326] Cobalt alleges that the inventors made material allegations about the utility of the patent which allegations were untrue. Moreover, it says that the inventors had a large amount of information in their possession that they did not disclose to the public, which ought to have been disclosed. According to Cobalt, these errors and omissions were made willfully and for the purpose of misleading.
 The question remains as to what, if any, reduction should be made to Cobalt’s costs award to take into account its unsuccessful allegations under section 53 of the Patent Act.
 As was noted earlier, allegations under section 53 of the Patent Act implicate the notion of fraud. As such, they should not be advanced lightly, without a sufficient evidentiary foundation, in the hope that evidence may turn up along the way to support the allegations.
 As Justice Hughes observed in Apotex, above, “[t]o raise an issue of fraud or even a section 53 type of fraud and not follow through with the matter, or fail to prove it, will have serious consequences when it comes to the question of costs”: at para. 63.
 A review of the jurisprudence discloses that in some cases where allegations under section 53 are advanced in a Notice of Allegation or action, but are ultimately not pursued, the Court has reduced the fees and disbursements awarded to a successful generic by 25%: see Bristol-Myers Squibb, above, at para. 189; Shire Biochem Inc. v. Canada (Minister of Health), 2008 FC 538, 67 C.P.R. (4th) 94 at para. 110; Apotex, above, at para. 192.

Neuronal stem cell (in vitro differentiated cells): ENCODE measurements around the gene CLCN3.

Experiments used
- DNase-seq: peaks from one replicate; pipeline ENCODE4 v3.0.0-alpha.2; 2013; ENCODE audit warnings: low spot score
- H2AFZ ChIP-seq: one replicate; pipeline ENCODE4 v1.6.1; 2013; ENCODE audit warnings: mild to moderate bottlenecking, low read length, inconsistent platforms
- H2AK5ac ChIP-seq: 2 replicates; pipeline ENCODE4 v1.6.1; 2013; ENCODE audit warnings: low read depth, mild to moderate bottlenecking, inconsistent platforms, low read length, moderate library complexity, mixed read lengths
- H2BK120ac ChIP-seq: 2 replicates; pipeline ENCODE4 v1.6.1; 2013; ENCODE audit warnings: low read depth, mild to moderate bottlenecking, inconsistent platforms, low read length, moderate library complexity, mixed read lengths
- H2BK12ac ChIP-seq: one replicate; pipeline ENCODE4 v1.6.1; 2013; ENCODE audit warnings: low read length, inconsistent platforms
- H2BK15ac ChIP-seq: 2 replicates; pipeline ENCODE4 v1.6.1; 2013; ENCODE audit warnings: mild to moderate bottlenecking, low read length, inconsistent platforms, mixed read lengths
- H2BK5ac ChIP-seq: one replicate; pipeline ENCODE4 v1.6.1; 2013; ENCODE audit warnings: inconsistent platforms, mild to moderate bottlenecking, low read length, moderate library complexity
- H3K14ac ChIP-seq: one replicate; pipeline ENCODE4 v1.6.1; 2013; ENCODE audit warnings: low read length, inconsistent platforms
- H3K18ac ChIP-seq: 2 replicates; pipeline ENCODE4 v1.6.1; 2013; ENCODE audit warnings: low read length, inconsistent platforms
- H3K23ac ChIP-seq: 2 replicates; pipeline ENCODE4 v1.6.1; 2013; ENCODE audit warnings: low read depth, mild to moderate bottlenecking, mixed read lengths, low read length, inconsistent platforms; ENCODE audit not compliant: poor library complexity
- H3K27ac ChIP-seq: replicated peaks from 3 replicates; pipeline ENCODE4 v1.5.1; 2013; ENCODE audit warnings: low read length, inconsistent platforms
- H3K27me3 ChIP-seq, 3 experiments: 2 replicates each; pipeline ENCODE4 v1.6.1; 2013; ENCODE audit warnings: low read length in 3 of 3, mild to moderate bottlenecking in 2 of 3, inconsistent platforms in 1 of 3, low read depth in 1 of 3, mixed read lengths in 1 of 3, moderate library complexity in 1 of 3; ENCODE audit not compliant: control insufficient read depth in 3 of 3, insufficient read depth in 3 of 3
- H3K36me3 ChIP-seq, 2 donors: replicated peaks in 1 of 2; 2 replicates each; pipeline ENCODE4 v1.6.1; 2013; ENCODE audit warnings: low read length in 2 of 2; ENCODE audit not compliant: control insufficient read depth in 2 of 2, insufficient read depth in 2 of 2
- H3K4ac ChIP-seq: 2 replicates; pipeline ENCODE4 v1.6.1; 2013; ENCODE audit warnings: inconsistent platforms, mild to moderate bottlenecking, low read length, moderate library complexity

In another case, a successful innovator had its costs increased by 5% to take into account an abandoned allegation under section 53 of the Patent Act: see Janssen-Ortho Inc. v. Apotex Inc., 2008 FC 744, 332 F.T.R. 1 at para. 250, rev’d 2009 FCA 212, 75 C.P.R. (4th) 411.
378] Cobalt points out that in each of these cases, the section 53 allegation was abandoned prior to the hearing. From this I understand Cobalt to be suggesting that the fact that it pursued the issue to the bitter end should somehow operate in its favour when it comes to the question of costs. I do not agree. In my view, Cobalt’s failure to cut its losses and abandon this issue earlier in the process is an aggravating rather than a mitigating factor – one which could have arguably favoured a greater cost penalty than that assessed in the cases cited above.
 That said, the applicants submit that a 25% reduction in Cobalt’s fees and disbursement would be appropriate in this case, and I so order.